Sebastian Junger was recently a guest on The Daily Show but you really don’t get much of a feel for a book (or the author) from those segments. Not sure why I picked up War but it’s hard to put down.

The war in Afghanistan seems very… abstract to me. I know it’s going on and people are dying (although we see almost no images of that) but it doesn’t seem real. Junger’s book (and the documentary, I assume) makes it seem very real.

I can’t tell if Junger has any views about whether the war is right or wrong or if that’s even a relevant question from the perspective the people fighting it. But his account makes it difficult to imagine anything like “winning.”

“The fact that networks of highly mobile amateurs can confound –even defeat– a professional army is the only thing that has prevented empires from completely determining the course of history. You can’t predict the outcome of a war simply by looking at the numbers.” – page 83

“The moral basis of the war doesn’t seem to interest soldiers much, and its long-term success or failure has a relevance of almost zero. Soldiers worry about those things about as much as farmhands worry about the global economy, which is to say, they recognize stupidity when it’s right in front of them but they generally leave the big picture to others.” – page 25

“…at one mile out (an) aircraft carrier is the size of a pencil eraser held at arm’s length. The plane covers that distance in thirty-six seconds and must land on a section of flight deck measuring seven yards wide and forty-five yards long.” – page 34

“…he joined the Army because he was tired of partying and living at this mother’s house, and now he’s behind sandbags on a hilltop in Afghanistan getting absolutely rocked.” – page 67

“Once while leaning against some sandbags I was surprised to feel some dirt fly in my face. It didn’t make any sense until I heard the gunshots a second later. How close was that round? Six inches? A foot?” – page 71

“It certainly isn’t beautiful up there, but the fact that it might be the last place you’ll ever see does give it a kind of glow.” – page 71

“The problem with fear, though, is that it isn’t any one thing. Fear has a whole taxonomy — anxiety, dread, panic, foreboding — and you could be braced for one form and completely fall apart facing another.” – page 73

“If I had any illusions about personal courage, they dissolved in the days or hours before something big, dread accumulating in my blood like some kind of toxin until I felt too apathetic to even tie my boots properly.” – page 74

“There are different kinds of strength, and containing fear may be the most profound, the one without which armies couldn’t function and wars couldn’t be fought (God forbid).” – page 74

“…an enormous amount of war-fighting simply consists of carrying heavy loads uphill.” – page 75

“If you’re not prepared to walk for someone you’re certainly not prepared to die for them, and that goes to the heart of whether you should even be in the platoon.” – page 77

“(He) had some kind of crazy redneck strength that was more like hydraulics than musculature.” – page 75

“The fact that networks of highly mobile amateurs can confound –even defeat– a professional army is the only thing that has prevented empires from completely determining the course of history. You can’t predict the outcome of a war simply by looking at the numbers.” – page 83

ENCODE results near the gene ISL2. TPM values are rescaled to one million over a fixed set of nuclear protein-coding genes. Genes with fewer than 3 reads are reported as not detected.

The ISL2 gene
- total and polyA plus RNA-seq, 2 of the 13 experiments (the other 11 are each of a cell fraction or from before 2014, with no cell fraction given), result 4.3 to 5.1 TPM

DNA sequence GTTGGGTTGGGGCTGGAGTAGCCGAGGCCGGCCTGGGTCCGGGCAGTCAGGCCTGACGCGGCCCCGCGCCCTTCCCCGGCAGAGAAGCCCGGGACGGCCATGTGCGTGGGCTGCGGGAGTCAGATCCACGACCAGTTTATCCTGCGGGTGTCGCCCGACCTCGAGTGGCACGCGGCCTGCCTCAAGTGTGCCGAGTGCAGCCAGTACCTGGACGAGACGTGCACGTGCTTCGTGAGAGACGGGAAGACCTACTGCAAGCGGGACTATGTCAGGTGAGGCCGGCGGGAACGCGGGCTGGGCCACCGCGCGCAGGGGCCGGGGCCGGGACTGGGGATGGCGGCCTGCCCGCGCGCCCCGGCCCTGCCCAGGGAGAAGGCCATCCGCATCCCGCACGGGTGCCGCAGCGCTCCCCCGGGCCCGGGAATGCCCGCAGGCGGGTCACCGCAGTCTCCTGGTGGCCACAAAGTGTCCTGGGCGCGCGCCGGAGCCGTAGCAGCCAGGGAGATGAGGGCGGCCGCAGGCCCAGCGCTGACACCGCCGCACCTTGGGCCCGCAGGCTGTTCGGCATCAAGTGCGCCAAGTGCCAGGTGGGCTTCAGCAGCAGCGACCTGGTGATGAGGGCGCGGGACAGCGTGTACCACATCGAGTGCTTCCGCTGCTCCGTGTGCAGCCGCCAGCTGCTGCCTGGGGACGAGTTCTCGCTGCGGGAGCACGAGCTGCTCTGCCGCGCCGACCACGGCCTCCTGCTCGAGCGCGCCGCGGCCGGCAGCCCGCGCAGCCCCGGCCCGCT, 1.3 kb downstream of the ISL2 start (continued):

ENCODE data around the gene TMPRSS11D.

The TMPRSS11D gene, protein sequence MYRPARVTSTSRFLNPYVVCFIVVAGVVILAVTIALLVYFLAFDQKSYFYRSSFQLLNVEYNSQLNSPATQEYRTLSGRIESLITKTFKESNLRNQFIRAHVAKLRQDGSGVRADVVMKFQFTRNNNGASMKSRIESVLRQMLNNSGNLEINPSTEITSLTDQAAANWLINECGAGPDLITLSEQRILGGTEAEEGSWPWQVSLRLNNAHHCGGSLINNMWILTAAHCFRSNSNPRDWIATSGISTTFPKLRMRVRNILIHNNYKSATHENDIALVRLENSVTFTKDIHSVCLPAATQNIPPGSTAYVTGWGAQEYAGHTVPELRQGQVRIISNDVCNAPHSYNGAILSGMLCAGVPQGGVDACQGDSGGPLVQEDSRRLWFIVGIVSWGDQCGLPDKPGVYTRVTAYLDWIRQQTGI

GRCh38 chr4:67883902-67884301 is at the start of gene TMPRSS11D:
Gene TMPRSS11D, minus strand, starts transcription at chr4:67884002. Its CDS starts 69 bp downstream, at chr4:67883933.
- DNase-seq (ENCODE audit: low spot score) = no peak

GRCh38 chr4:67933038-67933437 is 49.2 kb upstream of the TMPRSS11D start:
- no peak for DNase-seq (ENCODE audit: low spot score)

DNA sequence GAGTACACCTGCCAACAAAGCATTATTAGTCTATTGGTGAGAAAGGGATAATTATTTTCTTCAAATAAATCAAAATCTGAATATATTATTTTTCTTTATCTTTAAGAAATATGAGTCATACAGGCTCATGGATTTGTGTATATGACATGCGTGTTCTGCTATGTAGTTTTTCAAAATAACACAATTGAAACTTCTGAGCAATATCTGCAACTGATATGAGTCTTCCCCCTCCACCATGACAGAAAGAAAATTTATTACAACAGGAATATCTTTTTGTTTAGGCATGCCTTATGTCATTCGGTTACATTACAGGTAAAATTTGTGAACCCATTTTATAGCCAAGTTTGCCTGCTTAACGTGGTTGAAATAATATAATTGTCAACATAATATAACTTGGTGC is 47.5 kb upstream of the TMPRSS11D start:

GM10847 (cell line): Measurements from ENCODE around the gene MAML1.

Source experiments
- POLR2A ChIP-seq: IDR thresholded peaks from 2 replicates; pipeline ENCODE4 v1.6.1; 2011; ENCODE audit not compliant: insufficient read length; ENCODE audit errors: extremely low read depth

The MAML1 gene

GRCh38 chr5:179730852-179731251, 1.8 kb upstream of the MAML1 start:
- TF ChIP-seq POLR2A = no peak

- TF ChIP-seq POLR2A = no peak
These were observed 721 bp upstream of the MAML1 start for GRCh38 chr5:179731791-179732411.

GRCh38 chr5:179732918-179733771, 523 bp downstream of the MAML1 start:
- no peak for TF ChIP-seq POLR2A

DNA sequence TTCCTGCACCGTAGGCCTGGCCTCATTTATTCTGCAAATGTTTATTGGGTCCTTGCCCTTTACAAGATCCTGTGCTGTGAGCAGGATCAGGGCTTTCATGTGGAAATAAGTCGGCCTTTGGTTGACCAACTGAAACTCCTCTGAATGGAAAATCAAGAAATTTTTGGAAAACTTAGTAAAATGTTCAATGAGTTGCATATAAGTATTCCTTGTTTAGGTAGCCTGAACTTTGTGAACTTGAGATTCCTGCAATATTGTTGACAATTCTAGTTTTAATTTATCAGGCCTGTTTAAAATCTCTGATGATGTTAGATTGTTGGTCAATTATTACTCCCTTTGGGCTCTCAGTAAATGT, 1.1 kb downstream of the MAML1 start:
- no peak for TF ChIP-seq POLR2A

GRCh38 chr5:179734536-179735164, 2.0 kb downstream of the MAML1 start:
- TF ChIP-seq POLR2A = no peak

A “Vietnam moment” was one in which you weren’t so much getting misled as getting asked to participate in a kind of collective wishful thinking.” – page 132

“…much of modern military tactics is geared toward maneuvering the enemy into a position where they can essentially be massacred from safety. It sounds dishonorable only if you imagine that modern war is about honor; it’s not. It’s about winning, which means killing the enemy on the most unequal terms possible. Anything less simply results in the loss of more of your own men.” – page 140

“The enemy now had a weapon that unnerved the Americans more than small-arms fire ever could: random luck. Every time you drove down the road you were engaged in a twisted existential exercise where each moment was the only proof you’d ever have that you hadn’t been blown up the moment before.” – page 142

“War is a lot of things and it’s useless to pretend exciting isn’t one of them. It’s insanely exciting. The machinery of war and the sound it makes and the urgency of its use and the consequences of almost everything about it are the most exciting things anyone engaged in war will ever know.”

“War is supposed to feel bad because undeniably bad things happen in it, but for a nineteen-year-old at the working end of a .50 cal during a firefight that everyone comes out of okay, war is life multiplied by some number that no one has ever heard of.” – page 144

“The moral basis of the war doesn’t seem to interest soldiers much, and its long-term success or failure has a relevance of almost zero. Soldiers worry about those things about as much as farmhands worry about the global economy, which is to say, they recognize stupidity when it’s right in front of them but they generally leave the big picture to others.” – page 25

“…at one mile out (an) aircraft carrier is the size of a pencil eraser held at arm’s length. The plane covers that distance in thirty-six seconds and must land on a section of flight deck measuring seven yards wide and forty-five yards long.” – page 34